The discipline commission, in its letter to the Supreme Court, noted that another sitting justice was part of the Masias memo.

“One of the accusations raised in the Masias controversy is that allegations of harassment by a Court of Appeals judge who later became a Colorado Supreme Court justice were suppressed by the Court of Appeals and the Colorado Judicial Department,” the commission wrote.

The commission has not said publicly whether that justice, Richard Gabriel, is under investigation.

“The scandal involves allegations that the state court administrator was in cahoots with the chief justice to buy the silence of an ex-employee who allegedly was blackmailing them with information about judges who should have been disciplined,” Chris Forsyth, the executive director of The Judicial Integrity Project wrote the court on Dec. 28, urging a wholly public discipline process. “Had the information been made public to begin with, there would have been nothing with which to blackmail the administrator or the chief justice. The judicial discipline process should be public to avoid this scenario in the future.”

In his own letter to the court, Sen. Pete Lee, D-Colorado Springs, implored the justices to allow the legislative process to handle any changes to the judicial discipline system.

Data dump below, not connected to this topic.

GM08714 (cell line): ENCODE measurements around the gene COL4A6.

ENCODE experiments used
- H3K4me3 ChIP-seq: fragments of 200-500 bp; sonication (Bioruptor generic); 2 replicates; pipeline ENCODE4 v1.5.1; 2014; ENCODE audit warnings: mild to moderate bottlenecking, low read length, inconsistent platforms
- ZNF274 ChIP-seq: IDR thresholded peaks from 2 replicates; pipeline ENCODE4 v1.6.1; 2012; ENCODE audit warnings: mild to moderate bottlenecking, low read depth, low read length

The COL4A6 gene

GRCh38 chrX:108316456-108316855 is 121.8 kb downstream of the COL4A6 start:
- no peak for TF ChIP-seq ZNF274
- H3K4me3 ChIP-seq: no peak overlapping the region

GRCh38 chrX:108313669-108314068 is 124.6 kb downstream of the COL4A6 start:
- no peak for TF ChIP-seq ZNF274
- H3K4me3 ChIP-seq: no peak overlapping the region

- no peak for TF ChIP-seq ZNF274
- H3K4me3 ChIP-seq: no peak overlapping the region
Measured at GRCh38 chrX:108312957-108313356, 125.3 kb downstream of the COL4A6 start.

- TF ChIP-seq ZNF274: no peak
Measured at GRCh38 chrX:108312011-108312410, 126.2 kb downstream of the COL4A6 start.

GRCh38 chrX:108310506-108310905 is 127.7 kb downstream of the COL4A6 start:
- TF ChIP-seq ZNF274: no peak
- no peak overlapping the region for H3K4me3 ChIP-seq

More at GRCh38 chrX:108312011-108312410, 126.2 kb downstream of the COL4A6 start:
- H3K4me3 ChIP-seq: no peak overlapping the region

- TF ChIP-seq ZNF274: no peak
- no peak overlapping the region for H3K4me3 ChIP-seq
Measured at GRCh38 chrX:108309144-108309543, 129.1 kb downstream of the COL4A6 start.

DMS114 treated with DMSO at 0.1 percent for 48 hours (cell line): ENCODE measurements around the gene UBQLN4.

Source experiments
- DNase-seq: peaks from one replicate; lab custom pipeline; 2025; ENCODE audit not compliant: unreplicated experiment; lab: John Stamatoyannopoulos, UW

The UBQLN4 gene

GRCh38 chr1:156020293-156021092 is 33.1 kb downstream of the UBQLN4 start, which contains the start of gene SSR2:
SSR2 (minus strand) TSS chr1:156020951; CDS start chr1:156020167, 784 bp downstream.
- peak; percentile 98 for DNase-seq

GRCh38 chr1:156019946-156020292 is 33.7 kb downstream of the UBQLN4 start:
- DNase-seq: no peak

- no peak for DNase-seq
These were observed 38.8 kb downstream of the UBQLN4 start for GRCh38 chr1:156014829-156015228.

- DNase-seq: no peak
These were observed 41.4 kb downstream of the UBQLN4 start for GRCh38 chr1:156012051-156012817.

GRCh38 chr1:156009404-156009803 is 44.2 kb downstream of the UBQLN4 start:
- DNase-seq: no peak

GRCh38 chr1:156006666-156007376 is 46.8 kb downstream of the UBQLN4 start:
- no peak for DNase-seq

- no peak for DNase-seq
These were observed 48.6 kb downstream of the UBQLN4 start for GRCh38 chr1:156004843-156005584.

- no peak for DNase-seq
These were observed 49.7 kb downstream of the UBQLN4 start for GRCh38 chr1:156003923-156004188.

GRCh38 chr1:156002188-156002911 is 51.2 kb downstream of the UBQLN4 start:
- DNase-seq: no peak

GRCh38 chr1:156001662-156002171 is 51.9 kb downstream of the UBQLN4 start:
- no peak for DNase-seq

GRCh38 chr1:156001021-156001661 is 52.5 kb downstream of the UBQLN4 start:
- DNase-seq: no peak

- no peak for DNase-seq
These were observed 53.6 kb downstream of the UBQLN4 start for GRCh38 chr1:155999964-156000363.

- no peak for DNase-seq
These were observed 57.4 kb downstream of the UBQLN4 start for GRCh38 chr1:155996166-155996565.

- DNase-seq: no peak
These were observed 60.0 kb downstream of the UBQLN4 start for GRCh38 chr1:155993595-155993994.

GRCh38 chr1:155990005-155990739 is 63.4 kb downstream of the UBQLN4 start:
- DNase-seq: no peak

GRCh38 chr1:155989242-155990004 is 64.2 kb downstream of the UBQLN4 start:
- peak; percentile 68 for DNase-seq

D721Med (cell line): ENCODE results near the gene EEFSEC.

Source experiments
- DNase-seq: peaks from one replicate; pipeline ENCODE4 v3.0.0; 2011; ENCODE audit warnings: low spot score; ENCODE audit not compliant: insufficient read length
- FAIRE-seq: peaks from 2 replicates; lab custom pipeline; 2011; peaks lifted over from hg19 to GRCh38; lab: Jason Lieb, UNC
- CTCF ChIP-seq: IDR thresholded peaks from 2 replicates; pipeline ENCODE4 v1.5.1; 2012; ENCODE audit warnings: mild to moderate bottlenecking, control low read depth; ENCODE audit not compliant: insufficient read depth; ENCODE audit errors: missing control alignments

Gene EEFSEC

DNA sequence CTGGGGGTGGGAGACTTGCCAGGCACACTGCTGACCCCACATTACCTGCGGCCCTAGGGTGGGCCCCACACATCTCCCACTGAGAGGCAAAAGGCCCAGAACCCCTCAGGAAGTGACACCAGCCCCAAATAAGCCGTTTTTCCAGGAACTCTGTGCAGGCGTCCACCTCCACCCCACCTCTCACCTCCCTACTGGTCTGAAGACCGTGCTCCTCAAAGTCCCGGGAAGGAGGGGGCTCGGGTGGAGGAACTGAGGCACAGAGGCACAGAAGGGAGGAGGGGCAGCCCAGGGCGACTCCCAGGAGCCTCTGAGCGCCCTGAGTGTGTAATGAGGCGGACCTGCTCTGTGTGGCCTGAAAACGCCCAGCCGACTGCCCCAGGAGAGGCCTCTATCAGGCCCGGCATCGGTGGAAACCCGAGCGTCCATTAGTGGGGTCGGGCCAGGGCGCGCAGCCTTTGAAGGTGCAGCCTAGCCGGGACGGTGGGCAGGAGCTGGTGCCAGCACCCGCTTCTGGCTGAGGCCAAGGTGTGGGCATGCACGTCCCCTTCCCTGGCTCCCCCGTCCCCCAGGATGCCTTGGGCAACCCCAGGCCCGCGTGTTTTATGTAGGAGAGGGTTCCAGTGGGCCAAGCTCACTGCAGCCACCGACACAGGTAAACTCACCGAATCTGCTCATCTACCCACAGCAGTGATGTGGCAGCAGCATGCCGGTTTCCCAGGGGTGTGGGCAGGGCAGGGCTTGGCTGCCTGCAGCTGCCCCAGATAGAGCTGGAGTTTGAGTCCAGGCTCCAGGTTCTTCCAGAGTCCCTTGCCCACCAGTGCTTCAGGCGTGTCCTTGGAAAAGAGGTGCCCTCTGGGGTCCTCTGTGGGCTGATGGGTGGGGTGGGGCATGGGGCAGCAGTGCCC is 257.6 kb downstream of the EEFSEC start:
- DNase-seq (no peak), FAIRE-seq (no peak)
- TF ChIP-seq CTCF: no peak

“The preemptory issuance of a proposed rule with a short deadline for comments short-circuits the process and is not justified,” Lee wrote Dec. 27. “Rather, these important issues should be explored and debated during the deliberative processes of Judiciary Committee hearings where multiple stakeholders can have the opportunity to participate.”

Lee added concerns about the justices naming their own replacements from the Court of Appeals: “Lack of robust conflict rules could undermine public confidence in a judiciary where judges are judging judges and not furthering the goals of transparency and accountability.”

Lee was the prime sponsor of legislation that created the special committee that delved into the discipline process. He chaired the committee until he stepped down when criminal charges challenging his residency were filed in El Paso County.

Those charges were dropped when it was determined key evidence provided by the Office of Attorney Regulation Counsel was flawed.

The high court is required to take public testimony about any new rule. The hearing is scheduled for 3 p.m. Wednesday at the Supreme Court in downtown Denver.